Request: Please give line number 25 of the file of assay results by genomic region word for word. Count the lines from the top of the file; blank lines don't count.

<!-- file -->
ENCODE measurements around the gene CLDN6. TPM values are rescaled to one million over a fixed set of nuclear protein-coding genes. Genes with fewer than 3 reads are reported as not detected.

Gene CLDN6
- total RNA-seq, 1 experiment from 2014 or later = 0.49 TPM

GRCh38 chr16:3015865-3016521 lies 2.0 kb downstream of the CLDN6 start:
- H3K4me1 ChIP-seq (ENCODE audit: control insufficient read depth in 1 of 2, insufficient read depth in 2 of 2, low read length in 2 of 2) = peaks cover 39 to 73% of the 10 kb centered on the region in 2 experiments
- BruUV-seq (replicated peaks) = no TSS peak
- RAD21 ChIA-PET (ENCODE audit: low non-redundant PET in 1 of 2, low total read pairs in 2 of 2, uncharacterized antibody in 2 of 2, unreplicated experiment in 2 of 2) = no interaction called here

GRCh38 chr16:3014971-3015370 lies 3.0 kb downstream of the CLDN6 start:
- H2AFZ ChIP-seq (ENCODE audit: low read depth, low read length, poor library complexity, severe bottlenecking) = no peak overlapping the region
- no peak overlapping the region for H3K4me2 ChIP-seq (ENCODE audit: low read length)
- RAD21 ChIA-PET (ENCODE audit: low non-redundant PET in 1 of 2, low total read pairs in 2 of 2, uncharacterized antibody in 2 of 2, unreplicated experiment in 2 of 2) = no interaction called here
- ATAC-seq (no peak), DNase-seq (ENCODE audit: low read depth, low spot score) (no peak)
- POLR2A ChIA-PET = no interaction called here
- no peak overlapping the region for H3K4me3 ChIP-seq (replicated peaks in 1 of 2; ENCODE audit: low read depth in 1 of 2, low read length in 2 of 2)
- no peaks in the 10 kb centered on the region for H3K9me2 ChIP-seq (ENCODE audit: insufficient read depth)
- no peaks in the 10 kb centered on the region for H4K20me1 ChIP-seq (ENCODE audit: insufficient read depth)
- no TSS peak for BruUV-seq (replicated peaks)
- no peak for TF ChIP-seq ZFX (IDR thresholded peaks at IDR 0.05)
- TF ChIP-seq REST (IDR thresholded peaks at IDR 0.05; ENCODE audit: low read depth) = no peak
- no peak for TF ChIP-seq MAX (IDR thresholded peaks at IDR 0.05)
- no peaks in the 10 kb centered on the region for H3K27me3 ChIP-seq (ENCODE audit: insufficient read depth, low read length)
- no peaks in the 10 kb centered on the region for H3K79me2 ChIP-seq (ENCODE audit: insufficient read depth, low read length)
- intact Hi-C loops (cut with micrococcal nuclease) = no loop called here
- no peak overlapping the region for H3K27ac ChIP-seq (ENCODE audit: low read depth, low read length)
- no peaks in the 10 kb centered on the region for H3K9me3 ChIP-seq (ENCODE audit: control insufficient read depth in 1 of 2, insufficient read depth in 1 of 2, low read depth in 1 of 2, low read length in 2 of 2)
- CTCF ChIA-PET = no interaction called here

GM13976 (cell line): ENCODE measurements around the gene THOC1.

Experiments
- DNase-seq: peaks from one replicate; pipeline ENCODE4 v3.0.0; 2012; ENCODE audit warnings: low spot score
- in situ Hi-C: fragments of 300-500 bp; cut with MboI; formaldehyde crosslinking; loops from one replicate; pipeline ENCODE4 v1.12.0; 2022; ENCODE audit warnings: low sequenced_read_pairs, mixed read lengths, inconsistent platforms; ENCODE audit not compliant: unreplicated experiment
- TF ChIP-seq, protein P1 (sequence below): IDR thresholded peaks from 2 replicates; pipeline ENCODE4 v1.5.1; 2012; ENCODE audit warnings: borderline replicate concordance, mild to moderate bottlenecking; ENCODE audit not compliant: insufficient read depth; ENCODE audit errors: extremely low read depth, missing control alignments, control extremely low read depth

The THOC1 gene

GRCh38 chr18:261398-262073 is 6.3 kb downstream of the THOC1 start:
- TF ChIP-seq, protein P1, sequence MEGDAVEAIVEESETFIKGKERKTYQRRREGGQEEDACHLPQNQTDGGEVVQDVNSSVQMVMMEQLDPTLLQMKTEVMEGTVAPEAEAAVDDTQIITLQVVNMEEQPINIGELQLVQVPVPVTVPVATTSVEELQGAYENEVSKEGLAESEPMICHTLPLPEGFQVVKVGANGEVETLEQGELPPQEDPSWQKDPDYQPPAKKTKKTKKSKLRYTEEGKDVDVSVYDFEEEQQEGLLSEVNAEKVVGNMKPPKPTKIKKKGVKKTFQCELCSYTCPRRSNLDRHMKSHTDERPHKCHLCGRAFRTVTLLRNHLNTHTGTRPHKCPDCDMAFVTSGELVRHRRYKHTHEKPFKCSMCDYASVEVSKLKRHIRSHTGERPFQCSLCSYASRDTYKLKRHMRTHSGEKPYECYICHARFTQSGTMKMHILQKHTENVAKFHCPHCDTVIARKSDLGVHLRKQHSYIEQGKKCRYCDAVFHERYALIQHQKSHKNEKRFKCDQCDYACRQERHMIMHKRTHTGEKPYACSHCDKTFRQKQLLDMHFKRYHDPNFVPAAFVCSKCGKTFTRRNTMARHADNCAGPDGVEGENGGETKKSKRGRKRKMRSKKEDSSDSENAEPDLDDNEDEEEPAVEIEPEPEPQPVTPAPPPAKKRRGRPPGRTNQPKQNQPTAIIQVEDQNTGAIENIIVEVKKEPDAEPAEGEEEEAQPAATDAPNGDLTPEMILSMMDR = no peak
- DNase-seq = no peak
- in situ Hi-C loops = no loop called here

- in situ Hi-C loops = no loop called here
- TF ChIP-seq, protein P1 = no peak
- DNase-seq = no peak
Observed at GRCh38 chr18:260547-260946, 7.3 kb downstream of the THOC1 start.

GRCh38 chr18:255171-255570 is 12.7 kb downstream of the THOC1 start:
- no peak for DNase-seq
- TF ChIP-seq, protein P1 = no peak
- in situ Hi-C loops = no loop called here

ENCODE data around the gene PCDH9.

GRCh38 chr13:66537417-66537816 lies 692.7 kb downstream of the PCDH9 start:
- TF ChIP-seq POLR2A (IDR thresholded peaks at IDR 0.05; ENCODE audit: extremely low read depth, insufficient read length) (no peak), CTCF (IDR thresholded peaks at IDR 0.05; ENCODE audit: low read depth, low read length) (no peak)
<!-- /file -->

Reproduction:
- no peaks in the 10 kb centered on the region for H3K9me3 ChIP-seq (ENCODE audit: control insufficient read depth in 1 of 2, insufficient read depth in 1 of 2, low read depth in 1 of 2, low read length in 2 of 2)